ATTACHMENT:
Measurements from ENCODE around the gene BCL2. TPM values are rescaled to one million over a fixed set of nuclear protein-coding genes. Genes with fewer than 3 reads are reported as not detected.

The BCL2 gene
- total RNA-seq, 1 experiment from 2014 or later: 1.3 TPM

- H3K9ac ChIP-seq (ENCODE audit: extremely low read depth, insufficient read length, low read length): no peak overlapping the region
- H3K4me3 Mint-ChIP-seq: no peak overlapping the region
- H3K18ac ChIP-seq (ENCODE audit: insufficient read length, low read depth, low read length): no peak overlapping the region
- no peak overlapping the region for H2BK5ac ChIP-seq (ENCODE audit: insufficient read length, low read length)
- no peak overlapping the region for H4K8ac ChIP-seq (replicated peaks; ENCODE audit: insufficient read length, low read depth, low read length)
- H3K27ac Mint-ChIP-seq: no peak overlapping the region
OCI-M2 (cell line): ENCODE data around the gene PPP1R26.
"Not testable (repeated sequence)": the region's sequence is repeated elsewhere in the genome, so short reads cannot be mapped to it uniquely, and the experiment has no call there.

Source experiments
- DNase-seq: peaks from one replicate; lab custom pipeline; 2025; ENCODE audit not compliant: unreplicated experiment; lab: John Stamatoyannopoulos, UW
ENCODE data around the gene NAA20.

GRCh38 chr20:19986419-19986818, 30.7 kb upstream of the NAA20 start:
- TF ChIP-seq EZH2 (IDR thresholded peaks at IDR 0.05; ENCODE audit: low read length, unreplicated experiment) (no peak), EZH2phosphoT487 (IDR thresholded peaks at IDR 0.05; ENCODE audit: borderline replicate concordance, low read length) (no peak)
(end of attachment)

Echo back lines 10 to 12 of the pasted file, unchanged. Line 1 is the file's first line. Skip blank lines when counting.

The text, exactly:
OCI-M2 (cell line): ENCODE data around the gene PPP1R26.
"Not testable (repeated sequence)": the region's sequence is repeated elsewhere in the genome, so short reads cannot be mapped to it uniquely, and the experiment has no call there.

Source experiments